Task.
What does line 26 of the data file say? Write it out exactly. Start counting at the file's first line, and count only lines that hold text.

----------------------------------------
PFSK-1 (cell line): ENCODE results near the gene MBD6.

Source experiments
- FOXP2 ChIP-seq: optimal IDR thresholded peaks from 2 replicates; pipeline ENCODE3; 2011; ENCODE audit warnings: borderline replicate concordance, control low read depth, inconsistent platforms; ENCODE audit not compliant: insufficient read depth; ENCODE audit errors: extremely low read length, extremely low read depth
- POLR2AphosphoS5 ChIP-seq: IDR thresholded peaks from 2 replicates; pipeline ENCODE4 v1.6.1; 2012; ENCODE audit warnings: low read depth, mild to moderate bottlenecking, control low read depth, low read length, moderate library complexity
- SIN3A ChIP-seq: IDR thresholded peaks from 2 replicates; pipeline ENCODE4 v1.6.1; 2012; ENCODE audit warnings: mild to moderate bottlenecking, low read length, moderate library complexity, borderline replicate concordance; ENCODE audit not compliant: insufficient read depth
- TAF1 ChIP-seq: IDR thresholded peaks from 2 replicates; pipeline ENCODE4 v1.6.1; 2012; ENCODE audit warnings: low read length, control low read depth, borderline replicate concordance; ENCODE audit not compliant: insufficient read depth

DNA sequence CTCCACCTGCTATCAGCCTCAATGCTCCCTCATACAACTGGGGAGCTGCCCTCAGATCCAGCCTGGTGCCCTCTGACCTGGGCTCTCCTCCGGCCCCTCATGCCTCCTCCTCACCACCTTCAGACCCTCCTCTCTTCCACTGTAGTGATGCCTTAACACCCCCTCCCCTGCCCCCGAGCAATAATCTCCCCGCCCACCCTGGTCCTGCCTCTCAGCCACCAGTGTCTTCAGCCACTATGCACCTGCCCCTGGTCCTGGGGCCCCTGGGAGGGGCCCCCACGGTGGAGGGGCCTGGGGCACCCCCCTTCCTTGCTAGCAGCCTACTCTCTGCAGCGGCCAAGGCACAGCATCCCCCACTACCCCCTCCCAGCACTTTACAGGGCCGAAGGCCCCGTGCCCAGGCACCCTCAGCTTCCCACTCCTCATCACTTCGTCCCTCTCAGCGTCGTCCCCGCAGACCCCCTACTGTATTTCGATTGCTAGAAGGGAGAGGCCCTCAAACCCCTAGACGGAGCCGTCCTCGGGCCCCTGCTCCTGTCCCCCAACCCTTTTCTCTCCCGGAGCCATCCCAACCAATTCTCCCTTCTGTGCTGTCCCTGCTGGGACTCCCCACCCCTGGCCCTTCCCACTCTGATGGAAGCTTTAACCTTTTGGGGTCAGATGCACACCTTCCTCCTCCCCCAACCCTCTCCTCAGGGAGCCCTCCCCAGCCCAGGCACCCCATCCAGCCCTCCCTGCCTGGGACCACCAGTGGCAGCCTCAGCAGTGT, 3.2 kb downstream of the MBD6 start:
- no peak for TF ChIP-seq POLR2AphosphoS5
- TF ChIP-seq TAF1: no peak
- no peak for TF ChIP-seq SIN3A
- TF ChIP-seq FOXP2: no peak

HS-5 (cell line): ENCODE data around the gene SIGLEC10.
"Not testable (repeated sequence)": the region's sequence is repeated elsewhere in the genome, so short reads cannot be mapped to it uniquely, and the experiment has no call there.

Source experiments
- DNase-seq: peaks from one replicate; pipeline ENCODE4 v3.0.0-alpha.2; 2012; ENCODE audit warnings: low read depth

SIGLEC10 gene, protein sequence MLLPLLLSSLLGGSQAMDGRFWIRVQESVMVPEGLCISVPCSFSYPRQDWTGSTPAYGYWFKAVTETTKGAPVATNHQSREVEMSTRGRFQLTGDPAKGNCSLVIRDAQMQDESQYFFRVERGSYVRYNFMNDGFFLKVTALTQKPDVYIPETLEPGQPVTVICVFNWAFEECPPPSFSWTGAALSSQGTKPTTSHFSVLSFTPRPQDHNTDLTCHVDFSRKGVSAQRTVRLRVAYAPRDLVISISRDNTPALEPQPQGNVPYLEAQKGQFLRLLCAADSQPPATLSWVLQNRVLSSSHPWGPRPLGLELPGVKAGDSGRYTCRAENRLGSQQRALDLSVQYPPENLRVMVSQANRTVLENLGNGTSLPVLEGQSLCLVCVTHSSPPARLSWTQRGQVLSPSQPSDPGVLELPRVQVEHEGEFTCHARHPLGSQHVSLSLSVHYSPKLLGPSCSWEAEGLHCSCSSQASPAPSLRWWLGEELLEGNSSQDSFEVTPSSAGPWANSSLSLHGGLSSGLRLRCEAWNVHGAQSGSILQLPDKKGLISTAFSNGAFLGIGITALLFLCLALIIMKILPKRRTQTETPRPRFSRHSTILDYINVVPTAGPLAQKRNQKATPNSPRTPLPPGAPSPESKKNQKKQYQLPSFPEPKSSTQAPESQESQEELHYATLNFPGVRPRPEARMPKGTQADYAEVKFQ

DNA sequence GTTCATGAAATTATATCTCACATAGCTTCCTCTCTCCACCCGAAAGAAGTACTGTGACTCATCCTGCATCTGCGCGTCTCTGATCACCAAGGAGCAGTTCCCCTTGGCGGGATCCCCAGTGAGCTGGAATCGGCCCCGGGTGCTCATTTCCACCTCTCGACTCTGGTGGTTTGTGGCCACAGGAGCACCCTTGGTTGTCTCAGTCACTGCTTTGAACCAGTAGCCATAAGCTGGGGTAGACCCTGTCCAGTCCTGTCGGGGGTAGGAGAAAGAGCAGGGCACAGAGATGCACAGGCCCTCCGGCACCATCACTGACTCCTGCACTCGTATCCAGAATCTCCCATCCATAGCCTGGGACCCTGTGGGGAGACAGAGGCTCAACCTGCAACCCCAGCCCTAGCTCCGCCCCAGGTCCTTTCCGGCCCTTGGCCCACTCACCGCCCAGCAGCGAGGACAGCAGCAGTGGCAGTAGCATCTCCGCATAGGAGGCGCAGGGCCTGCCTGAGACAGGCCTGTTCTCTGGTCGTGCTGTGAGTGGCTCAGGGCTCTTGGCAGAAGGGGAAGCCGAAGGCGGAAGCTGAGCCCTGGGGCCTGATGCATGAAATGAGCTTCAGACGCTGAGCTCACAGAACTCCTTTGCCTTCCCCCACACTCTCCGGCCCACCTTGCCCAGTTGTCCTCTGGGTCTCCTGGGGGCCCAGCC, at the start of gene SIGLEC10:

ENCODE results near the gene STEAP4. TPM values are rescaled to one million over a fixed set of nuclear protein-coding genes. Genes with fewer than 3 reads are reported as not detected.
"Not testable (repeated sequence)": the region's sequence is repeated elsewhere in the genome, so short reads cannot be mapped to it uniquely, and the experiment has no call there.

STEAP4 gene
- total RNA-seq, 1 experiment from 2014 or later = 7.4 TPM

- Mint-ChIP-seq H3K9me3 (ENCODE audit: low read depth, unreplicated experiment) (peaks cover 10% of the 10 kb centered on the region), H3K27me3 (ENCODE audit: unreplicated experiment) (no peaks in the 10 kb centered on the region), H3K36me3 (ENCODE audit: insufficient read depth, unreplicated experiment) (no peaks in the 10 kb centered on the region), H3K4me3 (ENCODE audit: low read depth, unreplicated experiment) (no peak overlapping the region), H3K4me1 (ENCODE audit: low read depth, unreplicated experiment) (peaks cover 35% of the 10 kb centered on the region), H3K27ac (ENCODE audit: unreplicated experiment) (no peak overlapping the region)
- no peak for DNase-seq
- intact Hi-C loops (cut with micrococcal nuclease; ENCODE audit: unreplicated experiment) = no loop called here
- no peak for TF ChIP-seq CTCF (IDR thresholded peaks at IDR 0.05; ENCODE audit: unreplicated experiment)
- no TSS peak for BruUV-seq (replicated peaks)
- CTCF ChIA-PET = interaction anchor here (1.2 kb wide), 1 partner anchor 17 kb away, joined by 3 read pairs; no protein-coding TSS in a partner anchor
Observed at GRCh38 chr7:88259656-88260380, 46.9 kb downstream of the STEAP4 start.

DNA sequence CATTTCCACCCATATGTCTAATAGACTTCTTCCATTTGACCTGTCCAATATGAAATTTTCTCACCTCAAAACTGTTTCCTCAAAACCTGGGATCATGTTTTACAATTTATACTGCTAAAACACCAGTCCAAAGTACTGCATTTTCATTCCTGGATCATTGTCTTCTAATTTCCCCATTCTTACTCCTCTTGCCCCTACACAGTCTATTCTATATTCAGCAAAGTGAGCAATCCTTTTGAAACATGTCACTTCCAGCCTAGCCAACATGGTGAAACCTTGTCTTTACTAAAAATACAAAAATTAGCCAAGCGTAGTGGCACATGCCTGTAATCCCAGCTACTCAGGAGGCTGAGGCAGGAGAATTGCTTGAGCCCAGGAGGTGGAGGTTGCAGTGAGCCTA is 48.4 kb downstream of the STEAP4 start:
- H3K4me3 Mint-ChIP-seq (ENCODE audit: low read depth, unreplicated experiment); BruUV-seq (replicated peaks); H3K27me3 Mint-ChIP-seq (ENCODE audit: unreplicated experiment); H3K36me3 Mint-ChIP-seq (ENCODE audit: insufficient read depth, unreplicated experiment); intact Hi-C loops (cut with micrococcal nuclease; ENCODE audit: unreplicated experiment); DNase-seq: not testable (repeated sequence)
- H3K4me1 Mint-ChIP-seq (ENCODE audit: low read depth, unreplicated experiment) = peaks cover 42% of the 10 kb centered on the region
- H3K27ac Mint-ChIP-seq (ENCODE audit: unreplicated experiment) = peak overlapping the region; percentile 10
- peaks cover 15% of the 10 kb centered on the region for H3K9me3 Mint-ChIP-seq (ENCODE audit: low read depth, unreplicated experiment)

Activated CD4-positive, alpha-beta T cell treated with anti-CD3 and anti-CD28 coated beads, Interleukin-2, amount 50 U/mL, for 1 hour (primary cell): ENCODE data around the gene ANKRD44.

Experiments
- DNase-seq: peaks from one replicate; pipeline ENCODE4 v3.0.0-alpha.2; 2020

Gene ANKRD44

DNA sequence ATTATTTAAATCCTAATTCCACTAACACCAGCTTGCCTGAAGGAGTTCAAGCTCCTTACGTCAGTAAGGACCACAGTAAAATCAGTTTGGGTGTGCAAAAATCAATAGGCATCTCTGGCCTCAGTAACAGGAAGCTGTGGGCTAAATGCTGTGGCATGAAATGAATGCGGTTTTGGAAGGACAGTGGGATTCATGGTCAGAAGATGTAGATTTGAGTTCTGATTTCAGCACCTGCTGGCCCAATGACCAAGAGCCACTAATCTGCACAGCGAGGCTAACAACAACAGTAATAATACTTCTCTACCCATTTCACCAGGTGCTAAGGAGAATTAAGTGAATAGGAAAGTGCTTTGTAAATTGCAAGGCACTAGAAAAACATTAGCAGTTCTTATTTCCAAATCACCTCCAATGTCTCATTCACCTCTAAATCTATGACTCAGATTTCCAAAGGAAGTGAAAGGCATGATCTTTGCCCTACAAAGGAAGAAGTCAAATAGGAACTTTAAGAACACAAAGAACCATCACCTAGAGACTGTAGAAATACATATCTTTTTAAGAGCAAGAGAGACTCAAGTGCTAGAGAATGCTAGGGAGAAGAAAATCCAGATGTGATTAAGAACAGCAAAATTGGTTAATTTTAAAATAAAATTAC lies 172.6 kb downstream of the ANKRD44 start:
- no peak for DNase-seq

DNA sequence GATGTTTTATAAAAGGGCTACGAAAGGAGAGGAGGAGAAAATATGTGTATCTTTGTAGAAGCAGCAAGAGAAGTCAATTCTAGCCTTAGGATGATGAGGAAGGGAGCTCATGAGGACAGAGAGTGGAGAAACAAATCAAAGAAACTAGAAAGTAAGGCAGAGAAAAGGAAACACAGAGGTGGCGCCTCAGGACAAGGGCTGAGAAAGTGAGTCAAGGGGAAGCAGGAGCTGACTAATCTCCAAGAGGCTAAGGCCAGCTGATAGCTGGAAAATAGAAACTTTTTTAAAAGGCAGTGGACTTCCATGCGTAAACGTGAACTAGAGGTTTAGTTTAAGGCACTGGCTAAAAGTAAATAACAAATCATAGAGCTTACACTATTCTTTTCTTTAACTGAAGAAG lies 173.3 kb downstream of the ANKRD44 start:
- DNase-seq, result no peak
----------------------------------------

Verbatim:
- no TSS peak for BruUV-seq (replicated peaks)